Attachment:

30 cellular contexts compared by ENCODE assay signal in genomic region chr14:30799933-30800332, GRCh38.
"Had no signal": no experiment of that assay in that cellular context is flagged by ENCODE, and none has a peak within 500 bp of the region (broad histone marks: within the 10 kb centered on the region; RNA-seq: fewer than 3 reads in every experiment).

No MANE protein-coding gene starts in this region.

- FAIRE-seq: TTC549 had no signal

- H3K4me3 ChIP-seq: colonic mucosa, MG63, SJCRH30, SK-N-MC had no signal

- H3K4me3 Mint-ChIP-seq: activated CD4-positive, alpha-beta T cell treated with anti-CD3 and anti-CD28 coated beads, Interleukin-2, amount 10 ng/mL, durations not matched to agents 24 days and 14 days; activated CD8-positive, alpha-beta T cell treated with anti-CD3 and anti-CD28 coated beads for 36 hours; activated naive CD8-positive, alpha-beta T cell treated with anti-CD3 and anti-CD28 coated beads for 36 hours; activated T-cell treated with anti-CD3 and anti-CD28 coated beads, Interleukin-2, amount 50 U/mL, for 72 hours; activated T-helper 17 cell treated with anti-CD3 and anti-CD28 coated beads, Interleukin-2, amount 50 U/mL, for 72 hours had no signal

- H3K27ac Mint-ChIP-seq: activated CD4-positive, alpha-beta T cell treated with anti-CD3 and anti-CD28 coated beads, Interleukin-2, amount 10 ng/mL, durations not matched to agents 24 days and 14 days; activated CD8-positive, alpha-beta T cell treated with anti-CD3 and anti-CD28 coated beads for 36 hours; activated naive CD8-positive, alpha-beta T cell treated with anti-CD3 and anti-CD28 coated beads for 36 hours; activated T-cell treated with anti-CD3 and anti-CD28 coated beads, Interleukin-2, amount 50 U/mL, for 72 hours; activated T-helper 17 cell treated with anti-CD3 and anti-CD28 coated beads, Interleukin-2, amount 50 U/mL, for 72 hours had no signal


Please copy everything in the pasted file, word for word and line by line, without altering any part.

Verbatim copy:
30 cellular contexts compared by ENCODE assay signal in genomic region chr14:30799933-30800332, GRCh38.
"Had no signal": no experiment of that assay in that cellular context is flagged by ENCODE, and none has a peak within 500 bp of the region (broad histone marks: within the 10 kb centered on the region; RNA-seq: fewer than 3 reads in every experiment).

No MANE protein-coding gene starts in this region.

- FAIRE-seq: TTC549 had no signal

- H3K4me3 ChIP-seq: colonic mucosa, MG63, SJCRH30, SK-N-MC had no signal

- H3K4me3 Mint-ChIP-seq: activated CD4-positive, alpha-beta T cell treated with anti-CD3 and anti-CD28 coated beads, Interleukin-2, amount 10 ng/mL, durations not matched to agents 24 days and 14 days; activated CD8-positive, alpha-beta T cell treated with anti-CD3 and anti-CD28 coated beads for 36 hours; activated naive CD8-positive, alpha-beta T cell treated with anti-CD3 and anti-CD28 coated beads for 36 hours; activated T-cell treated with anti-CD3 and anti-CD28 coated beads, Interleukin-2, amount 50 U/mL, for 72 hours; activated T-helper 17 cell treated with anti-CD3 and anti-CD28 coated beads, Interleukin-2, amount 50 U/mL, for 72 hours had no signal

- H3K27ac Mint-ChIP-seq: activated CD4-positive, alpha-beta T cell treated with anti-CD3 and anti-CD28 coated beads, Interleukin-2, amount 10 ng/mL, durations not matched to agents 24 days and 14 days; activated CD8-positive, alpha-beta T cell treated with anti-CD3 and anti-CD28 coated beads for 36 hours; activated naive CD8-positive, alpha-beta T cell treated with anti-CD3 and anti-CD28 coated beads for 36 hours; activated T-cell treated with anti-CD3 and anti-CD28 coated beads, Interleukin-2, amount 50 U/mL, for 72 hours; activated T-helper 17 cell treated with anti-CD3 and anti-CD28 coated beads, Interleukin-2, amount 50 U/mL, for 72 hours had no signal